In many ways, global warming sets the scene for catastrophic releases of methane in the Arctic. To avoid such scenarios, or even more worrying scenarios in the Arctic, it may be helpful to artificially add oxygen to the water. This has been done before, e.g. in lakes in Finland.

Oxygenating the Arctic

On the one hand, oxygenating Arctic waters seems beneficial, as this could enhance oxidation of methane in the water. Also, oxygen bubbles could form an insulating layer in between an ice-cap and warming water underneath the cap. Thirdly, bubbles could brighten the water, changing albedo and reflect more sunlight back into space. Where oxygen enters the atmosphere, this may help with the formation of hydroxyl and subsequent oxidation of atmospheric methane.

On the other hand, though, some processes could be counter-productive. As an example, bubbles could disturb a hydrate and accelerate release of methane. Rising bubbles could take more methane along upwards than they help oxidize. Experience in Finland shows that adding oxygen could also increase concentrations of nitrous oxide, a greenhouse gas with tremendous global warming potential. Also, producing oxygen locally through electrolysis could result in the release of hydrogen that could bind with oxygen or result in hydroxyl and stratospheric ozone depletion.

From: Nutrient reductions through engineering approaches, 2009
Tests are therefore recommended, in order to research what kind of impacts and side-effects can be expected. Proposals have been around for years to ventilate bottom waters by stimulating mixing with waters from mid- or upper-levels, as depicted in the above image from a study by Daniel Conley, or by adding air to the waters locally.

Transporting oxygen to the Arctic

Offshore Wind Turbines on Floating Bases
Wind turbines on
floating bases
Producing large amounts of oxygen from water locally may result in large amounts of surplus hydrogen, for which there is may not be enough local demand to make this process economic. This wouldn't be such a problem when producing the oxygen at lower latitudes. Wind turbines on bases, floating offshore the coast of, say, California, New York or the U.K., could supply electricity for use on land during the day, while at night powering electrolysis of seawater (possibly preceded by distillation), to produce oxygen and hydrogen.

The hydrogen could then be used to power transportation, in particular shipping, since the oxygen would be transported by ship, either liquefied or as compressed gas, to the Arctic. On arrival, a hose could be lowered from the ship into the water to release oxygen, or - in another application - a balloon could be launched, raising a hose to the desired height, and oxygen could be pumped up the hose for release into the atmosphere, in efforts to oxidize methane in the atmosphere.

Space Hose
Space Hose
If wanted, the same hose could also be used to release aerosols into the atmosphere, in further efforts to keep the Arctic from overheating. Finally, such hoses could carry devices to monitor composition of water and atmosphere, temperatures, currents and winds at various altitudes, etc.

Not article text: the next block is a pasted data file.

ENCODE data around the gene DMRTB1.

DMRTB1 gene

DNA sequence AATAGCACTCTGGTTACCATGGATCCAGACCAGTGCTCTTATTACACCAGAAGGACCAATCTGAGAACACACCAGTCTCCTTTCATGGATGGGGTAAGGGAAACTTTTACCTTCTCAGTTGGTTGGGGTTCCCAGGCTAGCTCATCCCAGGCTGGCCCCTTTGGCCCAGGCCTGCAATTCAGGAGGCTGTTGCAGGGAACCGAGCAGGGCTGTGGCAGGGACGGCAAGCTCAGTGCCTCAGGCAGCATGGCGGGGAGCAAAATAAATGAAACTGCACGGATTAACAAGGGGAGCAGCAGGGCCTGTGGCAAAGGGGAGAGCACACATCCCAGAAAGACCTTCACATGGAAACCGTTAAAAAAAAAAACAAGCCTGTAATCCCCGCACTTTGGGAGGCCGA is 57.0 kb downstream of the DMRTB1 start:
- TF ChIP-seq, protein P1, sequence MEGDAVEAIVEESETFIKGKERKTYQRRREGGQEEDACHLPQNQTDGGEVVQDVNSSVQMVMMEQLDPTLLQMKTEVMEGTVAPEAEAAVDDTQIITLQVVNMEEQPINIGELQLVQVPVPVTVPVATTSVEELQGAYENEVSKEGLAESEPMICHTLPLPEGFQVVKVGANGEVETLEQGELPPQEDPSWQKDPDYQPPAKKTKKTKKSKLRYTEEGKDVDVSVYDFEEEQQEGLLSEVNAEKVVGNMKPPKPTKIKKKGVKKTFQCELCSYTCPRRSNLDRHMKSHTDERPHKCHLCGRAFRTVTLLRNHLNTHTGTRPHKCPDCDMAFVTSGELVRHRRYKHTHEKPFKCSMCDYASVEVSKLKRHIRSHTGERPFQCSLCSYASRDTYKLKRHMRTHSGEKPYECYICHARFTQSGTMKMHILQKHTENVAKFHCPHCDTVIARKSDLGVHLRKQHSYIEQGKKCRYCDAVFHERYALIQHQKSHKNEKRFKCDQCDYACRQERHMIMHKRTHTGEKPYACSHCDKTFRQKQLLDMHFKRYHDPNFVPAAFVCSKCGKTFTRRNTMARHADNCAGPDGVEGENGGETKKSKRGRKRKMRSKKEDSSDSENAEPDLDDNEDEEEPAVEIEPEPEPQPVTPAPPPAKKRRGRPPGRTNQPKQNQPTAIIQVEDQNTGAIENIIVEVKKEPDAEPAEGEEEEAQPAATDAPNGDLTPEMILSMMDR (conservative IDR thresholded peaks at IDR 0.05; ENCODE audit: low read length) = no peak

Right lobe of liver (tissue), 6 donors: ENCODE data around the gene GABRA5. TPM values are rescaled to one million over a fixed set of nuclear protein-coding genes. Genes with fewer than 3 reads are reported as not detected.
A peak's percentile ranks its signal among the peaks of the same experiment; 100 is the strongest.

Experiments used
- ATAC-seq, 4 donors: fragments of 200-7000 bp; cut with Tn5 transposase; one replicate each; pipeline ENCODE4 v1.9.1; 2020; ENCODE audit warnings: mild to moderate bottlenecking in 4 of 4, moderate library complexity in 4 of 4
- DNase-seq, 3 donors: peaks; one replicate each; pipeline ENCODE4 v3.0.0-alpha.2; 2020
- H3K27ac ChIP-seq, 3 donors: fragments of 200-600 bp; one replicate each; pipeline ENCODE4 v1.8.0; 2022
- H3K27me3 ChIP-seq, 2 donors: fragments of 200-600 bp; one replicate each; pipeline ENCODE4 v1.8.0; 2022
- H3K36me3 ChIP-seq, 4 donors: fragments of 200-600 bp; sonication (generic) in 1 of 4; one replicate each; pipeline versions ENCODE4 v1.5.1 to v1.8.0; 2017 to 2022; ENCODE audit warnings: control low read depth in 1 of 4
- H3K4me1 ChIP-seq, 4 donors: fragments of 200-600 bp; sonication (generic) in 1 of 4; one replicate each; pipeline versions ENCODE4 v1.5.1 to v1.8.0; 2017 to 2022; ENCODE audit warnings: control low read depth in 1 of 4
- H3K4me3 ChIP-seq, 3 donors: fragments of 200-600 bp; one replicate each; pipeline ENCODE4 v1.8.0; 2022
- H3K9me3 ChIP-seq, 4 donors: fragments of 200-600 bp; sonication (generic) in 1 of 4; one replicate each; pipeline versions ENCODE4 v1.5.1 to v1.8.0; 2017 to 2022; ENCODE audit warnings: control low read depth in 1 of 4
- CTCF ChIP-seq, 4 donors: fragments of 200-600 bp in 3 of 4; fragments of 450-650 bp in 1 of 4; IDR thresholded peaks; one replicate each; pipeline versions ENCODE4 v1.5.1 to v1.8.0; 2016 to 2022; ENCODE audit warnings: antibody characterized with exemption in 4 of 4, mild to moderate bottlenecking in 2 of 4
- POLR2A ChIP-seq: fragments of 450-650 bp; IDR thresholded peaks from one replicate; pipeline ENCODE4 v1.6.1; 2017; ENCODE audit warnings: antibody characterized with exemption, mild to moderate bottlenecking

Funding for the project could be provided in part by the electricity sold by the offshore turbines. To further fund the project, fees could be imposed on international shipping and aviation, e.g. on departures from U.S. seaports or airports, or on bunker fuel and jet fuel taken on board such ships or airplanes. The revenues of these fees could be used partly to fund the Arctic oxygenation project, and partly to fund rebates on hydrogen that is produced at the floating bases and sold to ships anchoring there. Such feebates could also satisfy calls by the European Union for airlines to join in with action on climate change.

Alternatively, such feebates could be imposed on international shipping only. Other types of feebates could then be imposed on international aviation, e.g. to fund air capture of carbon dioxide and the production of biofuel either in algae bags or as a result of pyrolysis of organic waste. More generally, feebates are the most effective way to facilitate the shift towards a sustainable economy.

Another approach: diatoms

Another approach is suggested by who propose to add iron and other trace metals/micro nutrients to the water in order to stimulate growth of a specific type of phytoplankton called diatom algae, which through photosynthesis absorb carbon dioxide in the water and add oxygen. The oxygen is then used by methanotroph bacteria to oxidize methane. 

The image below pictures a range of Arctic geoengineering methods that could be used as part of a comprehensive plan of action to deal with climate change. 

(click on image to enlarge)

Japan starts drilling methane hydrate

The Japanese vessel Chikyu started drilling in waters about 1000 meters deep, some 70 to 80 kilometers off the Japanese coast in February 2012. The vessel will dig about 260 meters or more below the seabed to reach the methane hydrate.

The drilling is part of a two-year program commissioned by the Japanese Ministry of Economy, Trade and Industry for testing and data collection. Continuous production of methane is planned over several weeks in January to March 2013.